Col. Harland Saunders, whose visage beams down from the facades of 6,000 fast-food outlets in 48 countries that sell his "finger-lickin' good" Kentucky fried chicken died of pneumonia yesterday at the Jewish Hospital in Louisville, Ky. He was 90.

His ailment was diagnosed as leukemia earlier this year and he had been in the hospital since Nov. 7 for treatment of kidney and bladder disorders.

Col. Sanders -- the colonelcy was conferred on him by Gov. Ruby Laffoon of Kentucky in 1936 -- took care to appear always as the perfect southern gentleman. His planter's hat, his wavy white hair, his goatee, his white suits and black string ties became as much a part of the American scene as, well, the hot dog. For his likeness adorned the places that sold his chicken and the buckets, baskets and cups in which it was dispensed. His grandfatherly self, surrounded by small children or prancing through a meadow despite his years. appeared in dozens of television advertisements.

The message was always the same and part of it entered the American language: "finger-lickin' good" is what that Kentucky fried chicken was, according to the colonel, and as for the "11 secret herbs and spices," why they "can be found on just about any housewife's shelf." But if you wanted to taste the real thing, better get around to a place that hangs out the Col. Sanders Kentucky Fried Chicken sign.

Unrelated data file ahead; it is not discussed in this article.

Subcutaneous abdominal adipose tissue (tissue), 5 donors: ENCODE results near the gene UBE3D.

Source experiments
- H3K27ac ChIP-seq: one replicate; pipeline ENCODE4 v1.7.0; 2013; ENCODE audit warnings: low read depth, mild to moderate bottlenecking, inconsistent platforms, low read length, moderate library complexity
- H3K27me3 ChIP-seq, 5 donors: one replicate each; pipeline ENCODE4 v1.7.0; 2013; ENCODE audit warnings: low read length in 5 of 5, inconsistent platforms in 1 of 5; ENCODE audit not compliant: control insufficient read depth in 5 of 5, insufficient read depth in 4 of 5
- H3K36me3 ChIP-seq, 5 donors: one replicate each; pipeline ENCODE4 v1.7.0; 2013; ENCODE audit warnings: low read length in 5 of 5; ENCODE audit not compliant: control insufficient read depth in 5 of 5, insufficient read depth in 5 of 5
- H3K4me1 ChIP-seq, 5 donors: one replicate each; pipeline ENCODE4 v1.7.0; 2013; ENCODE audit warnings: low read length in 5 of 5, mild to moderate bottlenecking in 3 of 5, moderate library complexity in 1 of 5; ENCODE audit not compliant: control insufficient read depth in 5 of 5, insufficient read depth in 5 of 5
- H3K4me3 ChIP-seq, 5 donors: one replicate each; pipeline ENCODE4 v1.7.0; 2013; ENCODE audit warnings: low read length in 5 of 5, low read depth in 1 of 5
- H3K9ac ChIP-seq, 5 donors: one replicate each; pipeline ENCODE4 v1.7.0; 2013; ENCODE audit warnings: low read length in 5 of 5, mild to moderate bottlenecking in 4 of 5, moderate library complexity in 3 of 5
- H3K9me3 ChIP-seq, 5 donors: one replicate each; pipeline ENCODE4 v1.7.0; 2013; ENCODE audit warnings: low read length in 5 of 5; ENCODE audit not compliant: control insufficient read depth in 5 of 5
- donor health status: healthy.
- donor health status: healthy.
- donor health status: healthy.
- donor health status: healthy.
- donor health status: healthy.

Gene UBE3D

Behind the all-American, slightly caricatured exterior there was an salesman and entrepreneur of genius. It was not until 1956 that Col. Sanders began selling franchises for the fried chicken that brought him fame and fortune. By 1960, he had 400 outlets. Four years later, there were 900 Kentucky Fried Chicken outlets in the United States, Canada, England and Japan.

In 1964, Col. Sanders sold all but the Canadian holdings to a group headed by John Y. Brown, then a young Louisville lawyer and now the governor of Kentucky, for $2 million. By 1970, the business had boomed to a $185-million-a-year enterprise and in 1971 it merged with Heublein Inc. in what was said to be a $250 million stock transaction. Through the changes in ownership, the colonel was retained for promotional purposes and earned upwards of $200,000 a year for commercials and personnal appearances. At his death, the business had spread to 48 countries around the world, an estimated 6,000 outlets and sales of $2 billion annually.